Education and Online learning and MOOC

There is so much talk and doom about the “ending” of traditional education by the disruptive innovation of online learning and massively open online courses.  I can’t help but to think back to the end of the 1990s and the first boom & bust in ecommerce, as illustrated by Webvan delivering a pack of gum from Oakland to San Jose for less than $1…

When it comes to education, though, we must distinguish between learning and signaling.  All debate and hype is about the learning but I have not heard anything about the latter, which I believe is at least as important (for better of worse).  Just ask any parent (whose kid now just heard about college acceptance) about the strength of their desire to be admitted to certain institutions.  We seldom hear the point that their kid will learn more at that desirable institution; so what is its attraction?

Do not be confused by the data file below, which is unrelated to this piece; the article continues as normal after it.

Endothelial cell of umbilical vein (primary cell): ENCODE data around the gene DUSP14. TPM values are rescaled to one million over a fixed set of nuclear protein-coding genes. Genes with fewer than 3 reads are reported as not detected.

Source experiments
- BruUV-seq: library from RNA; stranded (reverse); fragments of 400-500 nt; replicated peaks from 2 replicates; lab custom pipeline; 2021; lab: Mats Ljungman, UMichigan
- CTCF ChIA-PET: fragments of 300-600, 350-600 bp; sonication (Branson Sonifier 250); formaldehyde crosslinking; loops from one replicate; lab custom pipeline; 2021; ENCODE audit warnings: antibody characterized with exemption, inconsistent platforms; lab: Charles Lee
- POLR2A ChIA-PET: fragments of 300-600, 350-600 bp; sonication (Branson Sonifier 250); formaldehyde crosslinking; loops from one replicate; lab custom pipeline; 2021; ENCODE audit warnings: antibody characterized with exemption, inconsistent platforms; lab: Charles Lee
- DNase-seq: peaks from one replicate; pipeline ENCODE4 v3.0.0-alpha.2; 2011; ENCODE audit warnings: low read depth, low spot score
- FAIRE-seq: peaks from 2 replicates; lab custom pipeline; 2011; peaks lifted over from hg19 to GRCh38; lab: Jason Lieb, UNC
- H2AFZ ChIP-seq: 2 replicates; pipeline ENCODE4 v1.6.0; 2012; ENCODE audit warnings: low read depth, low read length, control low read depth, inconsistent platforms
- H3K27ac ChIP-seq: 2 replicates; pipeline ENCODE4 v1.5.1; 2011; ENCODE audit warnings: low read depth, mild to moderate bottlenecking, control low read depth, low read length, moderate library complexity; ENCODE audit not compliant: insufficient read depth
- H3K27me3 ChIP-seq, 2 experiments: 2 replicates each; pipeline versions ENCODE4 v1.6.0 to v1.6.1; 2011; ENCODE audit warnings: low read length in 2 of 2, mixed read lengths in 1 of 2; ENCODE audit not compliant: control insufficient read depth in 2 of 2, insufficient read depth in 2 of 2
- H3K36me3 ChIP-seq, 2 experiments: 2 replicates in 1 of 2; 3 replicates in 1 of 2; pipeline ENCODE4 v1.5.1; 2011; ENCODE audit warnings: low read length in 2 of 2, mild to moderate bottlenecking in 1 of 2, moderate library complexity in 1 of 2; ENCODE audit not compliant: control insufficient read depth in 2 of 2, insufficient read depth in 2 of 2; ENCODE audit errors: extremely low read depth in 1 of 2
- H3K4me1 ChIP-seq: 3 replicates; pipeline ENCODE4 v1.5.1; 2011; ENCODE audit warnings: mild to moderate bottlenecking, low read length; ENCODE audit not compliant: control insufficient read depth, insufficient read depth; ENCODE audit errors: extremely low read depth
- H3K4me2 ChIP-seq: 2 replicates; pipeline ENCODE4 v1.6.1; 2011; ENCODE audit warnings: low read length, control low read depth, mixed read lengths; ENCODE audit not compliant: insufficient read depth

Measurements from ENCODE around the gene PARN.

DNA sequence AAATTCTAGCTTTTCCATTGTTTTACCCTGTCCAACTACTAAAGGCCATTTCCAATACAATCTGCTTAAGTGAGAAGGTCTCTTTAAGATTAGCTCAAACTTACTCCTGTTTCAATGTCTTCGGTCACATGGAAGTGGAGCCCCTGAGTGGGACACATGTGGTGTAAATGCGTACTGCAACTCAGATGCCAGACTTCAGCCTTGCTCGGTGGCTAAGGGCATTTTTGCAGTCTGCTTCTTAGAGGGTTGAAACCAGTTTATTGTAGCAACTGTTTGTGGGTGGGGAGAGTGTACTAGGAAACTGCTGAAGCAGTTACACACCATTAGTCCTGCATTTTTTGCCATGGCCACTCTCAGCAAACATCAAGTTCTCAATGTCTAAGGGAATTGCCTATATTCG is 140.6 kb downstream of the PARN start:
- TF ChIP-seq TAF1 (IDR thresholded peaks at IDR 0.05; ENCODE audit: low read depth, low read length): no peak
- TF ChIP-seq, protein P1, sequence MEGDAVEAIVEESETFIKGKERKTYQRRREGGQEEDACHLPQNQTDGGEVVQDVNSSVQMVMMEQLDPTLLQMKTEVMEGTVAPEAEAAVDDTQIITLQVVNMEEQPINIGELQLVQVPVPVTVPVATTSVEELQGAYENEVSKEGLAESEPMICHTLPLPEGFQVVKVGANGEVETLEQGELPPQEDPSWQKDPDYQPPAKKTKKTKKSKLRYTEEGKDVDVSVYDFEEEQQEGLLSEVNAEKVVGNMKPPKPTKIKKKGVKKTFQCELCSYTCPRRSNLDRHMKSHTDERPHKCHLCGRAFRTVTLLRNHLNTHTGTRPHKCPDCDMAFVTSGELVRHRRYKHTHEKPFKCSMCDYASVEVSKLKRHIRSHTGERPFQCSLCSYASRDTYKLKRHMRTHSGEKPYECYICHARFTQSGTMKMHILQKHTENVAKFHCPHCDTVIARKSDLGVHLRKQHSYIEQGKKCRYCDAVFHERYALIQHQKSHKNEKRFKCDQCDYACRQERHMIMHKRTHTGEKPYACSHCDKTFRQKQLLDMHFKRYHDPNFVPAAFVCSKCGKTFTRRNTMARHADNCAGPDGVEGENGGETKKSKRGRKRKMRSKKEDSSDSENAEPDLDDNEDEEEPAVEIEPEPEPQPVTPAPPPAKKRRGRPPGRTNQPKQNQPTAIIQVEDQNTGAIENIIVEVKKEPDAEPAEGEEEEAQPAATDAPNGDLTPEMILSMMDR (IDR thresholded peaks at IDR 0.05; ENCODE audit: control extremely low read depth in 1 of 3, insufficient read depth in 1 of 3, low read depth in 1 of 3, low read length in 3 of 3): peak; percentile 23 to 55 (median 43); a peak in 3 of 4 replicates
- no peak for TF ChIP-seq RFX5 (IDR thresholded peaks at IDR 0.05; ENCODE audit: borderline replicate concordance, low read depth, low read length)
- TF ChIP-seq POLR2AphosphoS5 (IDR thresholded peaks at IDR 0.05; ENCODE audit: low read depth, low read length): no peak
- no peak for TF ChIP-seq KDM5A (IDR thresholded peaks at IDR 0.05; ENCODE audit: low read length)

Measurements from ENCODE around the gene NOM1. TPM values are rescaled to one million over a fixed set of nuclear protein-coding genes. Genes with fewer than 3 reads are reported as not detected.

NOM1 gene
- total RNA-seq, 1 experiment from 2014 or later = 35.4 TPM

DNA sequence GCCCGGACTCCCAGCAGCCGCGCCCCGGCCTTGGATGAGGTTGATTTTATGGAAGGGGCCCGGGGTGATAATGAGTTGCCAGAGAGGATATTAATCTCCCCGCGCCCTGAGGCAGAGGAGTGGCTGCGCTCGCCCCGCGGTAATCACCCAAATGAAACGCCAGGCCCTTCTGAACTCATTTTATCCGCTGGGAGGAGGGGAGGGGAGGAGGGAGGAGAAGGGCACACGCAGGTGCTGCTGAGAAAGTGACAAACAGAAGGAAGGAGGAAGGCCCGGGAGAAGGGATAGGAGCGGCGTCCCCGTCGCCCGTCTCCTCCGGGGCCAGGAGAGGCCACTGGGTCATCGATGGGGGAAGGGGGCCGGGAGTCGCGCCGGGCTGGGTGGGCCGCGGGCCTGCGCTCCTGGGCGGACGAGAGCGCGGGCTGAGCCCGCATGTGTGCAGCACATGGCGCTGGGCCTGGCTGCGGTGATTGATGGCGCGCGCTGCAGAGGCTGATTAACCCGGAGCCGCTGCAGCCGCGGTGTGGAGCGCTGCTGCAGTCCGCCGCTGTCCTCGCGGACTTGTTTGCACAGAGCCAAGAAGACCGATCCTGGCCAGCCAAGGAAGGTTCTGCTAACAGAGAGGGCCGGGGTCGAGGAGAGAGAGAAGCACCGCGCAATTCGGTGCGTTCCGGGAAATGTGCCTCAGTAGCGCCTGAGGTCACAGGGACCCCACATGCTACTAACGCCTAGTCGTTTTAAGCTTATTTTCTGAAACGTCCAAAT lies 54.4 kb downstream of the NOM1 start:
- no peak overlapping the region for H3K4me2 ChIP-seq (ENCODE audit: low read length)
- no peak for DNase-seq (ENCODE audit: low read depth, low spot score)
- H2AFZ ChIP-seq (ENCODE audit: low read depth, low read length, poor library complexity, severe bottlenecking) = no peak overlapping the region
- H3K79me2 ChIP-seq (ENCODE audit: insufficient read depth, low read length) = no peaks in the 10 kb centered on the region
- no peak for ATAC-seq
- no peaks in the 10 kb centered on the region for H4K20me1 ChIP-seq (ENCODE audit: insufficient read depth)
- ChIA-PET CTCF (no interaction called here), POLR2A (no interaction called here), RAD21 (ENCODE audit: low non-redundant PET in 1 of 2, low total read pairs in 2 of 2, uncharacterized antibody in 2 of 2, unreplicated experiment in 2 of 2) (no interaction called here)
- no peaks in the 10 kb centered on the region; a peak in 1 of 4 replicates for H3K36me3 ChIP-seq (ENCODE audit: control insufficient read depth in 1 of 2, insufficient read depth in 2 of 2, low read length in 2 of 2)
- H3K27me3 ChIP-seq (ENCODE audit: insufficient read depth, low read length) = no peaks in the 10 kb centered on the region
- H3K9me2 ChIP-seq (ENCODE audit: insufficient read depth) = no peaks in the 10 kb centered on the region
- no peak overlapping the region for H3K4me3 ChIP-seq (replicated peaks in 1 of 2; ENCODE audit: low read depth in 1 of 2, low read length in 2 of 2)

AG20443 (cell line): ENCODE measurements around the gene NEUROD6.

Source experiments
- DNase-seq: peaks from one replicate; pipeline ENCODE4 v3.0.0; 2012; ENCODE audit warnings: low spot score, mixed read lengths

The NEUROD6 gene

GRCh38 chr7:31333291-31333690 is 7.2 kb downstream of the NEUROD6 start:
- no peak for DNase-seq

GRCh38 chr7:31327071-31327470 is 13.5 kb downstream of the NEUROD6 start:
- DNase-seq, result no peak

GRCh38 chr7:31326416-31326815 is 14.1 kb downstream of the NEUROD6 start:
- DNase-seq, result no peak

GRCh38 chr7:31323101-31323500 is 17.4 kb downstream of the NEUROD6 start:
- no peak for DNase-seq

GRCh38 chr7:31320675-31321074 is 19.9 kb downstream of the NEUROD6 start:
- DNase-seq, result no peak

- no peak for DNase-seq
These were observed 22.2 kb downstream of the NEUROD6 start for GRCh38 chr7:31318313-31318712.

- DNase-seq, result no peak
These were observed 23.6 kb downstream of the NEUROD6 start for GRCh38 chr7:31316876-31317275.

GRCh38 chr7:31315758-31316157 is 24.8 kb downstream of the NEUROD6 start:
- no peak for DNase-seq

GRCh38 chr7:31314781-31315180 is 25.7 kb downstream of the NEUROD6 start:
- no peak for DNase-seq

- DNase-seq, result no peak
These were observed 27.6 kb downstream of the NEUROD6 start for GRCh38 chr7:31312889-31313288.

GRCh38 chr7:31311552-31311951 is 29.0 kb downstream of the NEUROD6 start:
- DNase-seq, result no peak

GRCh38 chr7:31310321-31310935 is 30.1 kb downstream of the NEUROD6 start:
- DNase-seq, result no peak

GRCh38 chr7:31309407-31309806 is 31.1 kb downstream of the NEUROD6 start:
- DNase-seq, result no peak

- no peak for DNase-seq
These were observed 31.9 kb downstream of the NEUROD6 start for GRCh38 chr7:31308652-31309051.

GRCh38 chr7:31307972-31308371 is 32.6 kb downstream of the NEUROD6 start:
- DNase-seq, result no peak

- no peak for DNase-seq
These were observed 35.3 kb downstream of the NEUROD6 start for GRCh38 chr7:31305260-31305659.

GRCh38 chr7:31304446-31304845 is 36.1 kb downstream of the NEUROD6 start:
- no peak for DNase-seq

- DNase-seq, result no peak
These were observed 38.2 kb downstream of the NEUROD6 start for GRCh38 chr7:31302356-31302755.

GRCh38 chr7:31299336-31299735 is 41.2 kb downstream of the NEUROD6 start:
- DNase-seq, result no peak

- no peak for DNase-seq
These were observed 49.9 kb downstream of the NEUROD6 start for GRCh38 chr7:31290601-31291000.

Signaling (as Nobel laureate Spence wrote about quite a while ago). Admittedly, this distinction pertains mostly to top or “brand” schools, whose value proposition of the degree is signaling selectivity—that will not change by MOOCs or any online learning.  The desire to signal uniqueness and distinction (and to self-classify as the BCC wrote about recently in their study and poll of “class” in the UK) is so human it is timeless.  And US higher ed is the best in the world to respond to that desire.

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